Introducing best actress nominee Gabourey Sidibe at the Oscars, "Precious" producer Oprah Winfrey called her a "true American Cinderella on the threshold of a brilliant new career."
The next day, Howard Stern attacked the "Precious" star on his Sirius radio show, calling her the "most enormous, fat black chick I've ever seen," and said Winfrey is a liar for "telling an enormous woman the size of a planet that she's going to have a career."
Sidibe, 26, may be proving Stern wrong. She's been cast as a student opposite Laura Linney in the new Showtime series "The C Word" and her next big-screen appearance will be opposite Zoe Kravitz in the upcoming drama, "Yelling to the Sky."
Hollywood watchers tend to agree with Winfrey, that Sidibe has a bright future ahead and what happens now will depend more on her talent than her size.
New York casting director Bernard Telsey said Sidibe's size is both a plus and minus.
"It's going to make her not right for the new 'Romeo and Juliet,' but it's going to make her right for the role that needs her for that specificity," Telsey told ABCNews.com.
"There's room in Hollywood for someone who looks like her," Telsey said. "Sure, there will be fewer roles, but there's always less of everything for people who are unique and original and different."
Greg Kilday, film editor for The Hollywood Reporter, said Hollywood will have to think creatively to find roles for Sidibe.
"And Hollywood isn't always creative," he told ABCNews.com. "To try to find roles that she will fit well in is going to be tricky. She may, in some senses, find herself competing with Jennifer Hudson, who already has an Oscar under her belt. Hudson hasn't done much in the way of film work since 'Dreamgirls.' I think Gabourey might face the same challenges."
Large-Size Actresses Face Challenges
Hudson is one of several large-size actresses who have had some success in Hollywood. They include Sidibe's "Precious" co-star Mo'Nique, Queen Latifah, Camryn Manheim, Delta Burke and Nikki Blonsky.
Among them, only Latifah has found steady work on the big and small screen.
"It's going to take another person kind of like a Lee Daniels to think outside the box a little bit," said Bradley Jacobs, a senior editor at Us Weekly, referring to the Oscar-nominated director of "Precious."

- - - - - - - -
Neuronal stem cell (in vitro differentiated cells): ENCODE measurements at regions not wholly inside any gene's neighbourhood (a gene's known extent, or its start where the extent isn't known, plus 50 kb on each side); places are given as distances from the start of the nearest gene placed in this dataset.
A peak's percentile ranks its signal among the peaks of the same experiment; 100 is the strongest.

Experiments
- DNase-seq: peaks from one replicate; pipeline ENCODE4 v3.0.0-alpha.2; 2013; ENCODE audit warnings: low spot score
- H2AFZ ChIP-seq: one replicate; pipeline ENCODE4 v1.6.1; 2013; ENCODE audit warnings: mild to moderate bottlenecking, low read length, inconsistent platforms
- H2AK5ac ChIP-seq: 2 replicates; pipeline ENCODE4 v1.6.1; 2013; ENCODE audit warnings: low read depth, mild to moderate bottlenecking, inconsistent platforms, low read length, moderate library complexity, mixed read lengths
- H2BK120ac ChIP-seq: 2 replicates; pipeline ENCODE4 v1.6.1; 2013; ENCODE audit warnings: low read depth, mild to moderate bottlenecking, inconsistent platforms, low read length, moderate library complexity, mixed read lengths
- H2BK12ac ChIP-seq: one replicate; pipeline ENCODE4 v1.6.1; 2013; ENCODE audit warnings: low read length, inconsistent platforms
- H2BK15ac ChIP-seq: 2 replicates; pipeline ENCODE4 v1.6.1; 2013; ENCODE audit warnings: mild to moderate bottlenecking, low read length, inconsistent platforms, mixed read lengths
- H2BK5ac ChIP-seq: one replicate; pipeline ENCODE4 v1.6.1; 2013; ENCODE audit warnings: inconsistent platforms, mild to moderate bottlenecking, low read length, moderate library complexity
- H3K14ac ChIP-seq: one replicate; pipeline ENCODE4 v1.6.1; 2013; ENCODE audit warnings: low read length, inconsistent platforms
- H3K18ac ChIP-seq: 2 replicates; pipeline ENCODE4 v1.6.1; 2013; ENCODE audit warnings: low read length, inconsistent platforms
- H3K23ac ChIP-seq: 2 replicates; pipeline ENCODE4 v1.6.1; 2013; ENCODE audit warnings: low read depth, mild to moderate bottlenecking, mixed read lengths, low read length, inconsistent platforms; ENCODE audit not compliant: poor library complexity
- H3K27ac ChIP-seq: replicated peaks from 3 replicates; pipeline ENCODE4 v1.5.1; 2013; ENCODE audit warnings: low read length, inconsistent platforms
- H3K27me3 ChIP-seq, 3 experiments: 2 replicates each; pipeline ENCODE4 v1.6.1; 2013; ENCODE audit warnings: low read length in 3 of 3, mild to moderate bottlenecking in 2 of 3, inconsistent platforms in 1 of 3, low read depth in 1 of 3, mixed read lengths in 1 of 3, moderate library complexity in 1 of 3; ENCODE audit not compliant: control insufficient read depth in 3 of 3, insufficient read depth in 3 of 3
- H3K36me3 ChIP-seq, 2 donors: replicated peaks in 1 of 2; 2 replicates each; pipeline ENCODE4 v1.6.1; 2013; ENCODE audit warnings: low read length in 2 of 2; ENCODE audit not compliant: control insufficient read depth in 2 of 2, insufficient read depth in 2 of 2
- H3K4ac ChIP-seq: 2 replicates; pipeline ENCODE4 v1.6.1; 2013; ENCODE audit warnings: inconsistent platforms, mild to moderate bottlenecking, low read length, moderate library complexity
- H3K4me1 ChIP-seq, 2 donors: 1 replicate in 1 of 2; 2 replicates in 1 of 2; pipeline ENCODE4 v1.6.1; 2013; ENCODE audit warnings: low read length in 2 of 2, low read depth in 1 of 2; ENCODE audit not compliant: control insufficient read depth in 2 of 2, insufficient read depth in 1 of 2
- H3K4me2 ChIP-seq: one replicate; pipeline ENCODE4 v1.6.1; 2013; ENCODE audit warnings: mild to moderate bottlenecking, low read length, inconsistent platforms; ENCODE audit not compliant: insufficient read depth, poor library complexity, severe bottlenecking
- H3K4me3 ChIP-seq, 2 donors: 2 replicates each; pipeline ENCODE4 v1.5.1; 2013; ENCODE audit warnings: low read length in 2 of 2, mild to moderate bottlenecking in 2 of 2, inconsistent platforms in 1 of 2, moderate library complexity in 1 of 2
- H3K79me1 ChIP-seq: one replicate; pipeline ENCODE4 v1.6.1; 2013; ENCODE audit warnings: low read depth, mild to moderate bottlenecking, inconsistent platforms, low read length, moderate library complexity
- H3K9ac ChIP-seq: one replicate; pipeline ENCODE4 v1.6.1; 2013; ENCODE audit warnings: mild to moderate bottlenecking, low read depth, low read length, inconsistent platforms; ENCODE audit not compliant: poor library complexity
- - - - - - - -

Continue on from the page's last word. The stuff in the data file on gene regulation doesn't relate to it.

"It's going to be a challenging path," Jacobs told ABCNews.com. "She's not Carey Mulligan. She's certainly talented and could work, but she needs producers to think outside the box and help her find the roles."
Sidibe's bubbly personality also could help pave the way. Her valley girl charm already has won over the media and public.
"Having that confidence and being happy and cheerful and funny with such a great sense of humor is not something we're taught as a culture that fat women are capable of feeling," said Lesley Kinzel, who writes for Fatshionista, a blog for plus-size women. "We're supposed to hide, to be ashamed. That's why I am so excited for her having so much public attention. She's defying and flouting all these expectations."
Sidibe told "Access Hollywood" she decided a long time ago to be happy with the way she looks.
"It was a long transition," she said. "I'm just grateful that I am there because so many people go through this -- beautiful people, gorgeous people -- don't feel it, don't feel as if they're gorgeous. And I think it's really sad. And I'm glad that I happen to be one of the people who does."
Indeed, Sidibe made no secret about her crush on Justin Timberlake, publicly inviting the singer to be her date to the Academy Awards. On the Oscars red carpet, she flirted with Gerard Butler. After the Oscars, she told a reporter she was "going to hit a Chick-fil-A" and "hit it hard."
"From what I can tell, she's a strong young woman," E! online columnist Marc Malkin told ABCNews.com. "She has a sense of self. She's very grounded. People are judging books by their cover and expecting someone on the shy side. But she's outgoing, sweet, confident. I don't think anyone's going to be pushing this woman around."
Happy and Heavy?
Dr. David Katz, an obesity specialist at Yale University, agreed that in the case of Sidibe, one should not judge a book by its cover.
"It is possible to be heavy and happy," Katz told ABCNews.com. "I also think it's possible to be thin and miserable."
Similarly, Sidibe, who appears to be well over 300 pounds, may not be in immediate danger if her weight is not causing any life-threatening illness.
But if he were her doctor, Katz first would want to know if she's healthy and, secondly, if she is truly happy with her size.
"When you see a very high degree of excess body weight, food is usually being used to compensate for something," he said.
Though she may be tolerating the weight well now, Katz said it could become a problem later.
"If weight hasn't caught up with her health, it certainly could," he said.
Sidibe's message that her weight does not define her is a good one, Katz said. But if people interpret from her example that they should not worry about their own weight, he said that would be a tragedy.
"We need acceptance, but we should not encourage apathy," Katz said. "We need to attack the problem without attacking the person."
If Sidibe does continue to pursue acting in Hollywood, she'll find pressure to conform to Hollywood standards, including being thin. Manheim, Latifah, Hudson and "Ugly Betty" America Ferrara all have dropped sizes since starting in Hollywood.
"She's certainly going to have pressure to lose the weight," Jacobs of Us Weekly said.
"I think if she does, that would be tragic, to see her spirit crushed in that way," Fatshionista's Kinzel said.